Following the news that Giants defensive end Jason Pierre-Paul had injured his hand while setting off fireworks on the Fourth of July, reports were mixed on the severity of the damage. Some raised the possibility of an amputation, while others claimed that while there was nerve damage and skin grafts involved, the player and team had “dodged a bullet.”

Now it appears we have definitive proof that Pierre-Paul did, indeed, have the index finger on his right hand amputated, among other procedures, on Wednesday. And it came in the form of the player’s actual medical record, which was tweeted out by ESPN’s Adam Schefter.

According to NJ.com, the Giants were not aware of the amputation until Schefter’s tweet. The ESPN reporter then tweeted that Pierre-Paul could be back on the field “sooner than people think,” but it remains to be seen how this news affects ongoing contract negotiations between the player and the team.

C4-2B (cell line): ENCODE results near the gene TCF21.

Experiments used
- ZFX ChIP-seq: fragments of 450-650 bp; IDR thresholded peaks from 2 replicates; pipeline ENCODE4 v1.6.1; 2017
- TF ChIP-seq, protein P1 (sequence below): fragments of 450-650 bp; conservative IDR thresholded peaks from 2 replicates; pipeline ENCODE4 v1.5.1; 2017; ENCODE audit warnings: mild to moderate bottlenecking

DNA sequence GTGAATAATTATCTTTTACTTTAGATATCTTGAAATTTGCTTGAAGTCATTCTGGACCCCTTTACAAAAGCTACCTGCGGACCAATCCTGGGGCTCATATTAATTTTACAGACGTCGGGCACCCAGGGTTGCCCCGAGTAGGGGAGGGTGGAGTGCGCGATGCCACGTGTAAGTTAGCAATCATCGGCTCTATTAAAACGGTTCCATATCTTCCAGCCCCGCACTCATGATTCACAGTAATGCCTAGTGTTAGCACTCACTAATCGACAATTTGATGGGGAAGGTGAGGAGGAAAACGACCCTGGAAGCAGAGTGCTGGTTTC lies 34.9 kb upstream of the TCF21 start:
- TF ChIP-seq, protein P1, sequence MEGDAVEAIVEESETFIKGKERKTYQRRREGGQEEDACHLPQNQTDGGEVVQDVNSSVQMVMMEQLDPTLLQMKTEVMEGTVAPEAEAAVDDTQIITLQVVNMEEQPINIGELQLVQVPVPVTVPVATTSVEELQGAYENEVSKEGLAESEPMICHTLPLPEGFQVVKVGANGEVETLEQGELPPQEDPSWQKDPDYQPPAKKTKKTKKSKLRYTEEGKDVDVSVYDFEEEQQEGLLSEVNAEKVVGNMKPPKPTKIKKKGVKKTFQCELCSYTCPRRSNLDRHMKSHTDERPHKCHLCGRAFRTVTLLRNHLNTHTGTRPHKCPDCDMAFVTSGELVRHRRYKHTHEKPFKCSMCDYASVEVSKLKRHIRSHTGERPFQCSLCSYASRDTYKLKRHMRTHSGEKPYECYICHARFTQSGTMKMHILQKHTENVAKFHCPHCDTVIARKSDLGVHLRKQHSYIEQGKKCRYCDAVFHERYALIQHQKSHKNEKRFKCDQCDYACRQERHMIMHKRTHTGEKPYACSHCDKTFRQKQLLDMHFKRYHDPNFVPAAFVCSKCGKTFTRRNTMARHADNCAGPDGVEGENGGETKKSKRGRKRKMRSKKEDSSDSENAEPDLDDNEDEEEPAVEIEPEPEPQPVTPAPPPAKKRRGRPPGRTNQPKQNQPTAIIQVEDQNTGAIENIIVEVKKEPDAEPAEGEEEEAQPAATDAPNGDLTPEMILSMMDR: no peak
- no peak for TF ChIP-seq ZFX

The Giants had pulled a $60 million, long-term deal off the table in the wake of the preliminary reports that Pierre-Paul had injured himself in some way. Earlier on Wednesday, Pro Football Talk reported that the defensive end had refused to meet with a pair of team emissaries, trainer Ronnie Barnes and special assistant (and former linebacker) Jessie Armstead, when they arrived in Miami, hoping to see Pierre-Paul at his hospital.

What struck many as at least as shocking as the news of the amputation were the facts that Schefter was able to obtain Pierre-Paul’s medical record and decided to tweet it out. While what the reporter did was legal, it appears that someone at the medical facility violated the Health Insurance Portability and Accountability Act Privacy Rule.

In fact, soon after Schefter’s tweet, the hashtag #HIPAA began trending on Twitter.

Pro Football Talk reported that Pierre-Paul’s camp is strongly considering a lawsuit against the medical facility, under Florida privacy laws, and possibly against ESPN.

New York Giants defensive end Jason Pierre-Paul is the second NFL player this year to have a finger amputated after an injury caused by a Fourth of July firework. (Reuters)